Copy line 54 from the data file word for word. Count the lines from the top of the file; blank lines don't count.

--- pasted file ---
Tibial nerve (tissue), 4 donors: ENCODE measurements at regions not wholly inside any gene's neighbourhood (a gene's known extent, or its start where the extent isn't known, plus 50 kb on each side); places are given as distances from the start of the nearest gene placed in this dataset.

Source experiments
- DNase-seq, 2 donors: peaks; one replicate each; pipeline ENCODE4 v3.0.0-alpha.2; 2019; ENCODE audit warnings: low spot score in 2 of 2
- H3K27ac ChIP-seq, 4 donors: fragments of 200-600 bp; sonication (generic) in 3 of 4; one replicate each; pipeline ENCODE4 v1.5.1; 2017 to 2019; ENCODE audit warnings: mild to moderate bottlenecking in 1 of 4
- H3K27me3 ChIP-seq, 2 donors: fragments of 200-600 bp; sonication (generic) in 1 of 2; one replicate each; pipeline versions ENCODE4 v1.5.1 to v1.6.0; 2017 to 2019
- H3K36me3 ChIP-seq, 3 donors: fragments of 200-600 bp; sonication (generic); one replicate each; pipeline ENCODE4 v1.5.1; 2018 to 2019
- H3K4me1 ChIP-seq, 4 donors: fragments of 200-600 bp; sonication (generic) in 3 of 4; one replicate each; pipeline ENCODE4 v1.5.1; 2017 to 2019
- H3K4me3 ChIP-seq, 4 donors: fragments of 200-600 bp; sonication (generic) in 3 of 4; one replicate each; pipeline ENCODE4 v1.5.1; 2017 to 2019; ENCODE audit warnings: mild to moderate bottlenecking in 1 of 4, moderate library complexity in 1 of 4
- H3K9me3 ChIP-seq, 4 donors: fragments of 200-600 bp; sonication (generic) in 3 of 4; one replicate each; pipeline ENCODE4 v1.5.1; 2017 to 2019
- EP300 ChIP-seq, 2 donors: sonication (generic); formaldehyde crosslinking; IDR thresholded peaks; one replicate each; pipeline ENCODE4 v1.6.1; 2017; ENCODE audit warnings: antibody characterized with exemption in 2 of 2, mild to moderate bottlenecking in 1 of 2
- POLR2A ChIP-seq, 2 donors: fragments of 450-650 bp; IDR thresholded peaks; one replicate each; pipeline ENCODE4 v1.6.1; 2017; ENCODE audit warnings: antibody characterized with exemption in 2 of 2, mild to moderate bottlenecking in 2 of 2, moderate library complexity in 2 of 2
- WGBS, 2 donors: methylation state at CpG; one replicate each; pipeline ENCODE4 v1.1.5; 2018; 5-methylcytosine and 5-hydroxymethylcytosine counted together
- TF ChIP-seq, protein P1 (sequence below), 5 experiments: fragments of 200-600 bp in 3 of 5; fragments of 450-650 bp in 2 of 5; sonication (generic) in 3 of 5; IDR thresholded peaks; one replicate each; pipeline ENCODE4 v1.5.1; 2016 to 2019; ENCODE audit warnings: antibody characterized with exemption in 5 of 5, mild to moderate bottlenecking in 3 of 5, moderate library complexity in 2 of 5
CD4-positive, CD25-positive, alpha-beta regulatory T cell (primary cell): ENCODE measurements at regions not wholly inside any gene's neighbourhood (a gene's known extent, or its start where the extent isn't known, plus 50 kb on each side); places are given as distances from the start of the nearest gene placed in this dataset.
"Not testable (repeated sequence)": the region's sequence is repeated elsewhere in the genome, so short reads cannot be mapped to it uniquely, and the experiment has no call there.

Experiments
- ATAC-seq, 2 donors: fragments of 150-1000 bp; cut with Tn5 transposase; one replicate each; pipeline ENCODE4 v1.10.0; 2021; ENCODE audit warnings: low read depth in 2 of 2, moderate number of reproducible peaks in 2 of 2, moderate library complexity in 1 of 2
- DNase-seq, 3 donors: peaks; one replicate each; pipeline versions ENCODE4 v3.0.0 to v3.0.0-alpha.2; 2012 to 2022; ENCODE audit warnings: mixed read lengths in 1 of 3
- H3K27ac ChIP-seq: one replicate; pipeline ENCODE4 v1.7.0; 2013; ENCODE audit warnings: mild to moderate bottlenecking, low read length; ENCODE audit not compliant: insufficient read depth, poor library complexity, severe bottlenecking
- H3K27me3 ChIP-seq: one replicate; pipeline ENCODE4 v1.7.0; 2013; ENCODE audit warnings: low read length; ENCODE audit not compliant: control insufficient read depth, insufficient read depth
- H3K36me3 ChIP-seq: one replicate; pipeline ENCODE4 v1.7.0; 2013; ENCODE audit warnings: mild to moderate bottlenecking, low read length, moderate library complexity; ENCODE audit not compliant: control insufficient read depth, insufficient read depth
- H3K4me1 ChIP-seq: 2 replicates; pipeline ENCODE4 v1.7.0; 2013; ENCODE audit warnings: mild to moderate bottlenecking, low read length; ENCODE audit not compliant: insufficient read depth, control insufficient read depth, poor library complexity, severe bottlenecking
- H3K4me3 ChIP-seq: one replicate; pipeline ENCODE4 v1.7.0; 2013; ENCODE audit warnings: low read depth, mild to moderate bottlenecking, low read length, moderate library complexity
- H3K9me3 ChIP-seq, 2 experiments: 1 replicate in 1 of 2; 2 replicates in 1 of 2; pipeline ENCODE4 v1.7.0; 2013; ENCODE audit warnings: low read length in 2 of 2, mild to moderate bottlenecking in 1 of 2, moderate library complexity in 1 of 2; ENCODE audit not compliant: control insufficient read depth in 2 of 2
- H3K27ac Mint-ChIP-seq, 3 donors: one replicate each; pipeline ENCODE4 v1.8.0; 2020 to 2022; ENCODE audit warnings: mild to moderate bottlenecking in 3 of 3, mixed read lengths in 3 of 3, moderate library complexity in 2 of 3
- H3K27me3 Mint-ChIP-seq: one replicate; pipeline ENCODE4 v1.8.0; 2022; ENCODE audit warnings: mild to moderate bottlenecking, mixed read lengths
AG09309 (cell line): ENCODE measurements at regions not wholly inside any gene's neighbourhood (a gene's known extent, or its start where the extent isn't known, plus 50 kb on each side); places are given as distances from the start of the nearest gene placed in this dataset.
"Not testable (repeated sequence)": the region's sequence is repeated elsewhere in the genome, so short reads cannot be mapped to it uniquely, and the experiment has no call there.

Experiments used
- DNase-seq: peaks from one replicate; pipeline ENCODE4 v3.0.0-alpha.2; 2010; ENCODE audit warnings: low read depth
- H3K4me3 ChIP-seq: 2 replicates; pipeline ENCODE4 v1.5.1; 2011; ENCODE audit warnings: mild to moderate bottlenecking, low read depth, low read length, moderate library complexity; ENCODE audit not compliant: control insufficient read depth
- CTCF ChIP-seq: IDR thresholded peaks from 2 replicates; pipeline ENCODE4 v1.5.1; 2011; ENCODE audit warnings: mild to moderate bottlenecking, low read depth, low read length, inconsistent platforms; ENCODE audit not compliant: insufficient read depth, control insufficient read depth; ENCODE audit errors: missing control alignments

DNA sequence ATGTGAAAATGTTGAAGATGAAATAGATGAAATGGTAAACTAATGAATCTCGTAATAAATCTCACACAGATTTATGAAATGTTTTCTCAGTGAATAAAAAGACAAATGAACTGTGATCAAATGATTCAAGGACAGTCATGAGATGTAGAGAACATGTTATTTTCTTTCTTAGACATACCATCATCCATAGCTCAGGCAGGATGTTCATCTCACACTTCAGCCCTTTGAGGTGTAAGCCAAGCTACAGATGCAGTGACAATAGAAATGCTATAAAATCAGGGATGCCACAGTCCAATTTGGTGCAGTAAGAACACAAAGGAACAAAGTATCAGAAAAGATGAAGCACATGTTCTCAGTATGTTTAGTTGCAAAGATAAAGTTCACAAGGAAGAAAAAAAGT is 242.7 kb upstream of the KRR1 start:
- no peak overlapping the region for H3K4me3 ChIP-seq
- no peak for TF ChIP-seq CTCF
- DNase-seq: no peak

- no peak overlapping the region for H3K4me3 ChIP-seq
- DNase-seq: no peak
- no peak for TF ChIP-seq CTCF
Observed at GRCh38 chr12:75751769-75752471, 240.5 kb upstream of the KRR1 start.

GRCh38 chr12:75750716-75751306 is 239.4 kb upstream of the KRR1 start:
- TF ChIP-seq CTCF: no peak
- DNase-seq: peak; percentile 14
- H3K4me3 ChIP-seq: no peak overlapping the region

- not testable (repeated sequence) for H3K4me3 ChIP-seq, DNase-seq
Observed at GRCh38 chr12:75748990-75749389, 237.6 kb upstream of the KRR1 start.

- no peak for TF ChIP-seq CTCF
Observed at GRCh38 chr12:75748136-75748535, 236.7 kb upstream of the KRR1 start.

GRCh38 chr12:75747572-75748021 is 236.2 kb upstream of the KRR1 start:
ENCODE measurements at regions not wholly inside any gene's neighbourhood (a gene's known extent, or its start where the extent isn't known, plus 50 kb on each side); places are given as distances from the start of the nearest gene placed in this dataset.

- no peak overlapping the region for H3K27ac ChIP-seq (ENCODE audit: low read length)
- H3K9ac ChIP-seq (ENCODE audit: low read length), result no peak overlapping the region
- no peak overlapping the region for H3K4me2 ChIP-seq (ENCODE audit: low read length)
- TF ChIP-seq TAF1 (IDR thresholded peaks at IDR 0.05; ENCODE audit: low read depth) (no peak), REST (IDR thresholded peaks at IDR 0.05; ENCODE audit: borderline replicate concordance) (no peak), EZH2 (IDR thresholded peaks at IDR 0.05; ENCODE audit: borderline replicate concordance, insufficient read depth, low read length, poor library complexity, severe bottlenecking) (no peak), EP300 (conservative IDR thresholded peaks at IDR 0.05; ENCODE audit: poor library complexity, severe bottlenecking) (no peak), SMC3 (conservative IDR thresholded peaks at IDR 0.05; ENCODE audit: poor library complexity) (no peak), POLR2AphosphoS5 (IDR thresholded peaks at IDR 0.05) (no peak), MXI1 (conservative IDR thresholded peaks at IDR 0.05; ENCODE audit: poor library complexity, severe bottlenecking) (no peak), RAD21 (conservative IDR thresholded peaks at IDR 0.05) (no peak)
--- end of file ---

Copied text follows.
- TF ChIP-seq TAF1 (IDR thresholded peaks at IDR 0.05; ENCODE audit: low read depth) (no peak), REST (IDR thresholded peaks at IDR 0.05; ENCODE audit: borderline replicate concordance) (no peak), EZH2 (IDR thresholded peaks at IDR 0.05; ENCODE audit: borderline replicate concordance, insufficient read depth, low read length, poor library complexity, severe bottlenecking) (no peak), EP300 (conservative IDR thresholded peaks at IDR 0.05; ENCODE audit: poor library complexity, severe bottlenecking) (no peak), SMC3 (conservative IDR thresholded peaks at IDR 0.05; ENCODE audit: poor library complexity) (no peak), POLR2AphosphoS5 (IDR thresholded peaks at IDR 0.05) (no peak), MXI1 (conservative IDR thresholded peaks at IDR 0.05; ENCODE audit: poor library complexity, severe bottlenecking) (no peak), RAD21 (conservative IDR thresholded peaks at IDR 0.05) (no peak)